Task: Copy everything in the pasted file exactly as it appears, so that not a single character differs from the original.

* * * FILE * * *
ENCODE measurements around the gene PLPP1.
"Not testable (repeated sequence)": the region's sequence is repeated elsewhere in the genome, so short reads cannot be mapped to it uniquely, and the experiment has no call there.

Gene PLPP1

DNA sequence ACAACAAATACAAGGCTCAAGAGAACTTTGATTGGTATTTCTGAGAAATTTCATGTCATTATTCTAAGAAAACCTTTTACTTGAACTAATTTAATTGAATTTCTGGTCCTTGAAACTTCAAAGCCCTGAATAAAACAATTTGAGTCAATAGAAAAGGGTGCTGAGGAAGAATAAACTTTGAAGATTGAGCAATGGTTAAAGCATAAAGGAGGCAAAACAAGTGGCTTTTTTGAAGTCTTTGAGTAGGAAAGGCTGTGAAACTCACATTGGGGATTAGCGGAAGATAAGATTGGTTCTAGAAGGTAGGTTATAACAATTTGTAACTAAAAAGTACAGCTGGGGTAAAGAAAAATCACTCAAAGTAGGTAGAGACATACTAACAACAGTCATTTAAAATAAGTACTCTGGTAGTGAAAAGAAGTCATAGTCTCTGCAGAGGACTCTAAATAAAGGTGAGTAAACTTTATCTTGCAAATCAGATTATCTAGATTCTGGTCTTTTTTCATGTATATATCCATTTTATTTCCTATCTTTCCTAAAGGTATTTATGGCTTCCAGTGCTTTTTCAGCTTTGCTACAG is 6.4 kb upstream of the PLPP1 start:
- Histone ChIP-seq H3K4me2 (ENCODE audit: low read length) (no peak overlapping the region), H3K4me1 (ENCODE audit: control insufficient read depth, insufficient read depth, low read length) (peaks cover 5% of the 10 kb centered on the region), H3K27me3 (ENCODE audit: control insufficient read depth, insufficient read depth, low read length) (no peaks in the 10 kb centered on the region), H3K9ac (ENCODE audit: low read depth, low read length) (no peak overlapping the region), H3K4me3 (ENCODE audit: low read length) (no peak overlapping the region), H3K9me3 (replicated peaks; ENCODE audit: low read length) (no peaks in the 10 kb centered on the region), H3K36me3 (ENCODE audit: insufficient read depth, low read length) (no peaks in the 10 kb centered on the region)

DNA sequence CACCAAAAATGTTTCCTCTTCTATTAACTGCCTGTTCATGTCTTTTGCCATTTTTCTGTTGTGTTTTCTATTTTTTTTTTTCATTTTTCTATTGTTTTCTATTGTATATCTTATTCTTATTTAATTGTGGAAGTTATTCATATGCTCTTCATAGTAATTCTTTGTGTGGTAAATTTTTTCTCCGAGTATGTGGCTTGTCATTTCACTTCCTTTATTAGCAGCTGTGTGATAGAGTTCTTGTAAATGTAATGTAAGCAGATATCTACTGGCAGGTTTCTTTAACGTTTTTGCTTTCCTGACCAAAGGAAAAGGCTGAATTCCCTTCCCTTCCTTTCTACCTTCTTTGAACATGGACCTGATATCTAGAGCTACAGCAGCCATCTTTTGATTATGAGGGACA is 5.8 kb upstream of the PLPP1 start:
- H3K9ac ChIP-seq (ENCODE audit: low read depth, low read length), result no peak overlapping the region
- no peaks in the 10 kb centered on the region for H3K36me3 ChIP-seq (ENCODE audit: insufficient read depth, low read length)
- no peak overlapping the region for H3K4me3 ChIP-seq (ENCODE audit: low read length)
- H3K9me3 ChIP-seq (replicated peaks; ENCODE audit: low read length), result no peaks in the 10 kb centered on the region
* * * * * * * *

ENCODE measurements around the gene PLPP1.
"Not testable (repeated sequence)": the region's sequence is repeated elsewhere in the genome, so short reads cannot be mapped to it uniquely, and the experiment has no call there.

Gene PLPP1

DNA sequence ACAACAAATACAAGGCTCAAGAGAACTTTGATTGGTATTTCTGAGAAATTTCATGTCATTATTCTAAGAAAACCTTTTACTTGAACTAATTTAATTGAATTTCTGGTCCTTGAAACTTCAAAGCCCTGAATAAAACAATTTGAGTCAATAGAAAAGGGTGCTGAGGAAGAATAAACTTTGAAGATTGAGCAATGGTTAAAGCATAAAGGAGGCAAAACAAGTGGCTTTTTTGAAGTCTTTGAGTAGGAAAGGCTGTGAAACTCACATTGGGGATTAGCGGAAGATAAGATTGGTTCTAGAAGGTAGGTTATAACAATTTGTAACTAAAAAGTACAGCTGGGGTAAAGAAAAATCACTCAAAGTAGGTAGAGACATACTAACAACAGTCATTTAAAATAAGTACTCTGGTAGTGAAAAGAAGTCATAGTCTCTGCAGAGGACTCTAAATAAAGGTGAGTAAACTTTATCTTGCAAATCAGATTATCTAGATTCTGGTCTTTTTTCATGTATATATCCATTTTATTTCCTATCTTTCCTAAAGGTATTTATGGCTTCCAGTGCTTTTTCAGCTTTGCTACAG is 6.4 kb upstream of the PLPP1 start:
- Histone ChIP-seq H3K4me2 (ENCODE audit: low read length) (no peak overlapping the region), H3K4me1 (ENCODE audit: control insufficient read depth, insufficient read depth, low read length) (peaks cover 5% of the 10 kb centered on the region), H3K27me3 (ENCODE audit: control insufficient read depth, insufficient read depth, low read length) (no peaks in the 10 kb centered on the region), H3K9ac (ENCODE audit: low read depth, low read length) (no peak overlapping the region), H3K4me3 (ENCODE audit: low read length) (no peak overlapping the region), H3K9me3 (replicated peaks; ENCODE audit: low read length) (no peaks in the 10 kb centered on the region), H3K36me3 (ENCODE audit: insufficient read depth, low read length) (no peaks in the 10 kb centered on the region)

DNA sequence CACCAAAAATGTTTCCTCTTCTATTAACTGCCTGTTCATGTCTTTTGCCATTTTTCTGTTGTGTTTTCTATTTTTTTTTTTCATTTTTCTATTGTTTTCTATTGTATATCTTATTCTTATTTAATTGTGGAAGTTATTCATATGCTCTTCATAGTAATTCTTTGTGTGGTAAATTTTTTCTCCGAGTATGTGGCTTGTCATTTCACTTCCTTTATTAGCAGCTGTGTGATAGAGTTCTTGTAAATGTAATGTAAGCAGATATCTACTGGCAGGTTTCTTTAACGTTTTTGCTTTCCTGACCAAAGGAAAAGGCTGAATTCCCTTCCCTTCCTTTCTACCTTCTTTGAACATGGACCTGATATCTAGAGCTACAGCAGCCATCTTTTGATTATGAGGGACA is 5.8 kb upstream of the PLPP1 start:
- H3K9ac ChIP-seq (ENCODE audit: low read depth, low read length), result no peak overlapping the region
- no peaks in the 10 kb centered on the region for H3K36me3 ChIP-seq (ENCODE audit: insufficient read depth, low read length)
- no peak overlapping the region for H3K4me3 ChIP-seq (ENCODE audit: low read length)
- H3K9me3 ChIP-seq (replicated peaks; ENCODE audit: low read length), result no peaks in the 10 kb centered on the region